Myopia, or nearsightedness, is a vision condition that is common in many Canadians. In fact, across North America, approximately 40 percent of adults suffer from some degree of myopia. While the exact cause of nearsightedness in the modern age is not known, many believe the prevalence of modern technology such as computers, notebooks, and smart devices that are held at close range has had some effect.
Myopia occurs when light entering the pupil of the eye, the area that shapes and focuses light to the back of the eye, or retina, does not bend the light correctly and light falls outside the retinal area. This causes items in close to medium ranges to be visible and in focus, with objects at distant ranges out of focus or blurry.
Symptoms of Myopia
As mentioned above, a major symptom of myopia is the inability to focus on distant objects. Other symptoms can include eye strain and headaches when performing activities that require you to focus at range, such as driving or watching a sporting event from the stands; while items at close range are comfortable to view, such as using a computer or reading a book.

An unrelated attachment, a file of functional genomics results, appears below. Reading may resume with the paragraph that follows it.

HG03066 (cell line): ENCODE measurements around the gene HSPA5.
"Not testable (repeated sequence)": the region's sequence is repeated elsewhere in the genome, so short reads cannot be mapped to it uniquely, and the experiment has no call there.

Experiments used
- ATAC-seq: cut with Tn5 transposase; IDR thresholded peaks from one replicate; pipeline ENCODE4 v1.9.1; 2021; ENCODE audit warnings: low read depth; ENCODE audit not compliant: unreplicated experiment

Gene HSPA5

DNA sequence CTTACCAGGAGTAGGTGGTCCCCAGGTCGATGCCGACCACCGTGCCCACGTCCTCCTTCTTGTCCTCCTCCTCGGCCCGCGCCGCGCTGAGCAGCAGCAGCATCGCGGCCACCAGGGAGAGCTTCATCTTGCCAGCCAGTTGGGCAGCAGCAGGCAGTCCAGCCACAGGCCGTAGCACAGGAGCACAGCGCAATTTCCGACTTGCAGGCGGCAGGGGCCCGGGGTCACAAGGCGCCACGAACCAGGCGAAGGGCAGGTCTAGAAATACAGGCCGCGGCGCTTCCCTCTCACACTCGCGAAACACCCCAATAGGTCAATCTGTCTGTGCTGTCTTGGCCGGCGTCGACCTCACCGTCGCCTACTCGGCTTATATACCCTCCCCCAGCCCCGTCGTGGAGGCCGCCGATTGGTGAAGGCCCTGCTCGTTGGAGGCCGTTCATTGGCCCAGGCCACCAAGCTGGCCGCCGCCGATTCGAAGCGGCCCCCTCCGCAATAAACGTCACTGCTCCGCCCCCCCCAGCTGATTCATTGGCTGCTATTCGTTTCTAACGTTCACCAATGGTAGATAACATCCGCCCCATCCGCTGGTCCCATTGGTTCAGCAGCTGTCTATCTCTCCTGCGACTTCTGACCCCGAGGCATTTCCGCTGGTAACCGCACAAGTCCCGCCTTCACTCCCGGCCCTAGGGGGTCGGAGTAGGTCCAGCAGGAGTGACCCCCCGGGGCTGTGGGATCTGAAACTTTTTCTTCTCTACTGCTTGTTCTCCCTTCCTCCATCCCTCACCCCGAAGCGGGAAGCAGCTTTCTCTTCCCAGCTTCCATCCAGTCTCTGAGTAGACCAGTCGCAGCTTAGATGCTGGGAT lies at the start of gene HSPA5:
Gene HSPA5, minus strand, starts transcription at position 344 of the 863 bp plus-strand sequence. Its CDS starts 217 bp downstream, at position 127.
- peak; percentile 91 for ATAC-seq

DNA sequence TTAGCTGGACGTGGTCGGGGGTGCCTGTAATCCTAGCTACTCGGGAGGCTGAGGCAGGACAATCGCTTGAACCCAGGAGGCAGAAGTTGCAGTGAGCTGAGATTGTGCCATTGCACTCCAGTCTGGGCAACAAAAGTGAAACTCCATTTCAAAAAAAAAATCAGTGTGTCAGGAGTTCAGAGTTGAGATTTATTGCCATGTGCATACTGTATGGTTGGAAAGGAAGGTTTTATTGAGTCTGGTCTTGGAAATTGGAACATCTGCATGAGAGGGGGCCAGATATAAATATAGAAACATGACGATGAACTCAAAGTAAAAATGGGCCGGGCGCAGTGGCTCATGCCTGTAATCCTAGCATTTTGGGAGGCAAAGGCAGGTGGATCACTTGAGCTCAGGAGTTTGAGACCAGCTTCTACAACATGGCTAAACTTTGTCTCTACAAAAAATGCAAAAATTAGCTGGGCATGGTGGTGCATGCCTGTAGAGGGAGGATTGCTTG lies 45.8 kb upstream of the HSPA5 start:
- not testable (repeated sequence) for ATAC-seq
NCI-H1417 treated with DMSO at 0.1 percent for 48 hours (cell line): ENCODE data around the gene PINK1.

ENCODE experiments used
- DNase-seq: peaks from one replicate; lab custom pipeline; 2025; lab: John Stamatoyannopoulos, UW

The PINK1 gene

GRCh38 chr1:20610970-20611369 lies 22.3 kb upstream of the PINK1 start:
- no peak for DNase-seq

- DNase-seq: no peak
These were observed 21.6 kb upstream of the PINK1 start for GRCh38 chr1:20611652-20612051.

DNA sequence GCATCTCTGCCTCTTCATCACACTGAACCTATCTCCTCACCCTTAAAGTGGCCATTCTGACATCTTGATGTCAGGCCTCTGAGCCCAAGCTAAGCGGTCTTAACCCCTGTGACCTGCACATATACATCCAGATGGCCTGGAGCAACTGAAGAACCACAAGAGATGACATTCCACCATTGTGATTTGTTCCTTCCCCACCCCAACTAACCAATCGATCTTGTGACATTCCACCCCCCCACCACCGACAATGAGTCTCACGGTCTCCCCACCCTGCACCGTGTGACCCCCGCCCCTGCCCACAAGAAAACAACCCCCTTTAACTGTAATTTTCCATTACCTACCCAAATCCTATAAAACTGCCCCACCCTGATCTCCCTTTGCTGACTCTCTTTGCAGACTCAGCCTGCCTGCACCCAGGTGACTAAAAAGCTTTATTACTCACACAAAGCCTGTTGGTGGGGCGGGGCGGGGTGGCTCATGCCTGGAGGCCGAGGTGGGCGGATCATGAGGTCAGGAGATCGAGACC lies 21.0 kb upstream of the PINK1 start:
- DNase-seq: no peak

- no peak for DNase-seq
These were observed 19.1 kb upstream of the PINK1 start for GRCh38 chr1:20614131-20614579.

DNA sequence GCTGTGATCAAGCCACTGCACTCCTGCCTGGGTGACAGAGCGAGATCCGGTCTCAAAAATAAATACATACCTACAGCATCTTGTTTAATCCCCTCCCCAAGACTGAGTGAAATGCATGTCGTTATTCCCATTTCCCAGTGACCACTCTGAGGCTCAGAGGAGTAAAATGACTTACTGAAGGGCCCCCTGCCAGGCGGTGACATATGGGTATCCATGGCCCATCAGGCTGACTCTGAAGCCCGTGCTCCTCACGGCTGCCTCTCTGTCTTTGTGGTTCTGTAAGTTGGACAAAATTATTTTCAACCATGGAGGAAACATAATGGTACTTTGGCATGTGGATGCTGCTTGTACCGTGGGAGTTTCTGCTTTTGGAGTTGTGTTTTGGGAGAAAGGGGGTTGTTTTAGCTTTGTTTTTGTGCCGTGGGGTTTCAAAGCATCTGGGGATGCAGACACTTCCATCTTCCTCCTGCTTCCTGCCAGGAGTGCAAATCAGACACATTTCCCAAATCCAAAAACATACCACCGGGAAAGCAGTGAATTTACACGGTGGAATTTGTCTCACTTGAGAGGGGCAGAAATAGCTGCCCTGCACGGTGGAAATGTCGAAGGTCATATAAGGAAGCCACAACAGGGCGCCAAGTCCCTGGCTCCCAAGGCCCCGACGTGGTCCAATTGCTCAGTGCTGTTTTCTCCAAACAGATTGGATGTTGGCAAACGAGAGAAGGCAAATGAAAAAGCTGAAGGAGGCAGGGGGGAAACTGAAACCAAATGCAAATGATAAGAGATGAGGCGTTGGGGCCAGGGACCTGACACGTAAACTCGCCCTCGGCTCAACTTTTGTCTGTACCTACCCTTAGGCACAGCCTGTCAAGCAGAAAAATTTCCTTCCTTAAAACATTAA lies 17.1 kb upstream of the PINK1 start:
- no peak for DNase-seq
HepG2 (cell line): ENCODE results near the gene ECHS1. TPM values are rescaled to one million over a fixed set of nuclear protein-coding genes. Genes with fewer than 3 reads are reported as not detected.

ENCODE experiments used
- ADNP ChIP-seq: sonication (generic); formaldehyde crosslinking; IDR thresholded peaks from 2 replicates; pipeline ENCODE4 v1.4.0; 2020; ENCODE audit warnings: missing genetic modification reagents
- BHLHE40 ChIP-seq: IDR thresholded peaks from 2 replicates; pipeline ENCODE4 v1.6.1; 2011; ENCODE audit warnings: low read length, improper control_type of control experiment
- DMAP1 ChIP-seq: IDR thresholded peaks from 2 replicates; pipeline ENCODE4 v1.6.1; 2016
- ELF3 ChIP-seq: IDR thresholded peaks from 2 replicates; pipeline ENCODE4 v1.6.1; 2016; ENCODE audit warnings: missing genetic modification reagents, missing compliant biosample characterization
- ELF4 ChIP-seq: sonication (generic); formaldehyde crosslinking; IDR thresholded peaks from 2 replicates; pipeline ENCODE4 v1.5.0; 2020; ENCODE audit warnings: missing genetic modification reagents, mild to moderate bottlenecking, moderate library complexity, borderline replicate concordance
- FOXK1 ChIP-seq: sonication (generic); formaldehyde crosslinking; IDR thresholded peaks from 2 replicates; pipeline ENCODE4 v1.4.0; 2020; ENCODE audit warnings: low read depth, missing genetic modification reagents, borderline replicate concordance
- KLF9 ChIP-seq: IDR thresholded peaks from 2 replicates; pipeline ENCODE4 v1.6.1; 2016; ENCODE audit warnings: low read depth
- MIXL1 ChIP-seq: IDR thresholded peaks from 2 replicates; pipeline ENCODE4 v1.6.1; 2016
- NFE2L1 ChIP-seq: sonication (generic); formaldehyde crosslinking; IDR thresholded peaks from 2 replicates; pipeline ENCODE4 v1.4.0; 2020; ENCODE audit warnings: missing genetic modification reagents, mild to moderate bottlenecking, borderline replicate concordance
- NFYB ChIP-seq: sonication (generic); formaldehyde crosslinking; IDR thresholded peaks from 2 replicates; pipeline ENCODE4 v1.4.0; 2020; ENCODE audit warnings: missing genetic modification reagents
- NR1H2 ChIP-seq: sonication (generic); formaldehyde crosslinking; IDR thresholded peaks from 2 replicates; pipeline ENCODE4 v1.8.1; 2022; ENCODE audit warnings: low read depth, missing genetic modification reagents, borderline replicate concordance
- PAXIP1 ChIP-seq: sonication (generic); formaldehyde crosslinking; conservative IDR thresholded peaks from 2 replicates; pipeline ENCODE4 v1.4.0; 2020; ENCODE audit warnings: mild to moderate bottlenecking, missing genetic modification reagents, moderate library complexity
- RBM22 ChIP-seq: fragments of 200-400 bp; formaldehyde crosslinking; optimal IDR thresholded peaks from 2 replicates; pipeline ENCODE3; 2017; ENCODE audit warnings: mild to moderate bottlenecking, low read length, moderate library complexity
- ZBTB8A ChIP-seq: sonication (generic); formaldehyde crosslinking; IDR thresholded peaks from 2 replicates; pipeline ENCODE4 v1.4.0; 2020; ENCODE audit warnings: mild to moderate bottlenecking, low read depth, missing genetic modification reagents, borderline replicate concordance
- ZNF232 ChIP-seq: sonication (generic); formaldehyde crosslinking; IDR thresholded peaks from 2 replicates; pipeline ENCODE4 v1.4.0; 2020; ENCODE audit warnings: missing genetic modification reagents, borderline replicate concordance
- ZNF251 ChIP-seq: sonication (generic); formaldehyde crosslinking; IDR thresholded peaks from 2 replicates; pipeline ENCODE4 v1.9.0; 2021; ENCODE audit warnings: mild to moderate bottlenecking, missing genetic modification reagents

As well, in children, myopia symptoms can present themselves in non-obvious ways. If your child constantly needs to sit at the front of the classroom to read a teacher’s notes, seems to be unaware of distant objects, and rubs their eyes constantly and blinks a lot when looking at distant objects, these are all possible symptoms of myopia.
Treatment of Myopia
The most common form of treatment for myopia is corrective eyewear or contact lenses. Multiple strengths of corrective vision are available for almost any degree of myopia, making this vision condition a very manageable one.
Surgical options exist as well, such as laser eye surgery (LASIK), or a specialized procedure called a photorefractive keratectomy, where a laser removes a layer of cornea in a very specific shape to flatten the angle of light entering the eye by a minuscule amount, allowing light to register correctly on the cornea.